I don’t know how I’ve made it to this stage of life without driving a Honda S2000. I haven’t avoided them or anything; I’ve just never had the chance to drive one. When the opportunity came up to review a one-owner, 15,000-mile Club Racer, I got on a plane to San Francisco to understand why the CR and S2000, in general, are so beloved.
This Honda S2000 CR is currently for sale on Cars & Bids. Check it out and bid here.
When the S2000 CR was announced in 2008, many viewed it as a cynical, model-run-out cash-grab. Journalists asked why you’d pay the extra money for no more performance, a boy-racer body kit, and some suspension upgrades when, for less, you could just modify the already excellent AP2 S2000.
However, the CR developed a reputation over time that elevated it to legendary status. The values of these cars reflect that, regularly bringing anywhere from $50,000 to more than $100,000 at auctions – multiple times the value of a normal S2000. This trajectory of appreciation for run-out models isn’t unique to the S2000, though. It was the same with the BMW E36 M3 Lightweight, along with cars like the Ferrari 599 Fernando Alonso Edition, the Superbird, and the Porsche Cayenne Transsyberia. Two questions entered my mind, though: why is this car so revered, and is it worth it?
Gallery: Honda S2000 CR
From the outside, naturally, the body kit, wing, and subtle “S2000 CR” badges easily distinguish it from a normal S2K. The Berlina Black hardtop in place of the conventional soft-top is also an interesting touch, though Honda claims that the removal of the soft top, air conditioning, and radio (as this car was optioned) resulted in a 90-pound weight loss. That’s not insane, but then again, the S2000 wasn’t exactly heavy to begin with.
Inside, the black and yellow theme runs deep. Honda selected Kevlar as its inspiration for the interior touches, so a Kevlar-like pattern adorns the seat inserts, flanked by bolsters of Alcantara. Yellow stitching contrasted against even more Alcantara, leather, and carpeting continue the theme throughout the interior; a yellow line even makes an appearance on the tachometer. It’s cool, but again, worth it? I’m not sure, but the seat inserts might be my favorite in any car.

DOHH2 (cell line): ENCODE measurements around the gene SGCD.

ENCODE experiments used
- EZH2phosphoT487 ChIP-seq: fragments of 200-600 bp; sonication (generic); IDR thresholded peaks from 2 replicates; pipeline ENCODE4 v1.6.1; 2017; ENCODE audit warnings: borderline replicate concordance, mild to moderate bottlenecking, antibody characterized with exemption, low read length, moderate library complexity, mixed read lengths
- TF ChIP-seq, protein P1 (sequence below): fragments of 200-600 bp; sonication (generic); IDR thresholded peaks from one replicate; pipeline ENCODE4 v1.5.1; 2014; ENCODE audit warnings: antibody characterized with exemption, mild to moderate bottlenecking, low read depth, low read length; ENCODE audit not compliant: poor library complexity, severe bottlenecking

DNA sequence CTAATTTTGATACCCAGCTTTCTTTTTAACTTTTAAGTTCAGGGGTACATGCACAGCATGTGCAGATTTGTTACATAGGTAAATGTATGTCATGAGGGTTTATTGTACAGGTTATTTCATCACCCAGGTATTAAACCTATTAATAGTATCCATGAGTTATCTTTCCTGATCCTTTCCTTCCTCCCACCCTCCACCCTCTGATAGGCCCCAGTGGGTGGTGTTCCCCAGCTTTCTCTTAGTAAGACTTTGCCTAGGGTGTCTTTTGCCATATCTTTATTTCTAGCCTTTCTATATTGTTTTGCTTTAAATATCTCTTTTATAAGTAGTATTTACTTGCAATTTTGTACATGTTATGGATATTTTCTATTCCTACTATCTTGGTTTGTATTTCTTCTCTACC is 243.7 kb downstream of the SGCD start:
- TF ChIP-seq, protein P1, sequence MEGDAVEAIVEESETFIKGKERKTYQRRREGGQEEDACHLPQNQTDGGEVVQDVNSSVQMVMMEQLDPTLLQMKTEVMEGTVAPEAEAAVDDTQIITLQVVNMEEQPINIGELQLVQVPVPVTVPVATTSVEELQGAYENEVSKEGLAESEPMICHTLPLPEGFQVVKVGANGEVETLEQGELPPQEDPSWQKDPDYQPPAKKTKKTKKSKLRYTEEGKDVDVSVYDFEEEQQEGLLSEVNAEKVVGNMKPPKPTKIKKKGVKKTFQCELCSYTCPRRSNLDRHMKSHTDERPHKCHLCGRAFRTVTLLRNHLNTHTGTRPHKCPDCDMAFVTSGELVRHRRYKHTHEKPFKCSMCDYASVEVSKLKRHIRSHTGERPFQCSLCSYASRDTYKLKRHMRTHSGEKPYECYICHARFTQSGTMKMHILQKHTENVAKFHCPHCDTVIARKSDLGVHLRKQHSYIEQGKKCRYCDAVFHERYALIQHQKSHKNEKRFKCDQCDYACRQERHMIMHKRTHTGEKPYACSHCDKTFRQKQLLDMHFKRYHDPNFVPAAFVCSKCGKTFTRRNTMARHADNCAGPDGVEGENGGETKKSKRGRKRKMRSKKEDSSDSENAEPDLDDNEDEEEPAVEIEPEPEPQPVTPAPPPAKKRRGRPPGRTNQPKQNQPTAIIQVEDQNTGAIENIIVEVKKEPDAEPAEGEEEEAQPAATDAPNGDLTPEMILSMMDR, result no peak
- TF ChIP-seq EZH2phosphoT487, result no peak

Divorced from its value and looking at the car objectively, driving the CR is a masterclass in balance. The shifter feel is crisp and direct, the chassis dynamics are perfectly judged, and the suspension is firm but akin to what you’d expect from the “hardcore” S2000. Out of the box, from the factory, it is very impressive. No characteristic of the car presents itself more than any other aspect – it’s all in perfect harmony.
It’s not entirely faultless. The top squeaks in place and the engine sound is okay but definitely not godly – it’s also not particularly fast; it only has 240 horsepower. But that’s not what the S2000 is about. It’s about the sensations of a balanced sports car, and I instantly saw why this car is so beloved. I totally get it.
Can you achieve the same result with modifications to an AP2 or, maybe even better, the higher-revving AP1-generation S2000? Probably. The difference is that this is a factory car. Collectors want the rare, ultimate version of an already competent car. That’s what the S2000 CR has become. It was the limited-edition version of an otherwise seemingly unlimited production sports car, underscoring its potential for collectibility. It also hails from the golden age of the modern, analog sports car.
I realize that the value of this car means you can buy or modify a multitude of other cars that are empirically better. But, if you want to experience the superior balance and poise in an analog sports car from this era, the S2000 CR punches far above its humble roots. I now understand the S2000 CR, I just wish rarity and value hadn’t relegated them to garages and collections.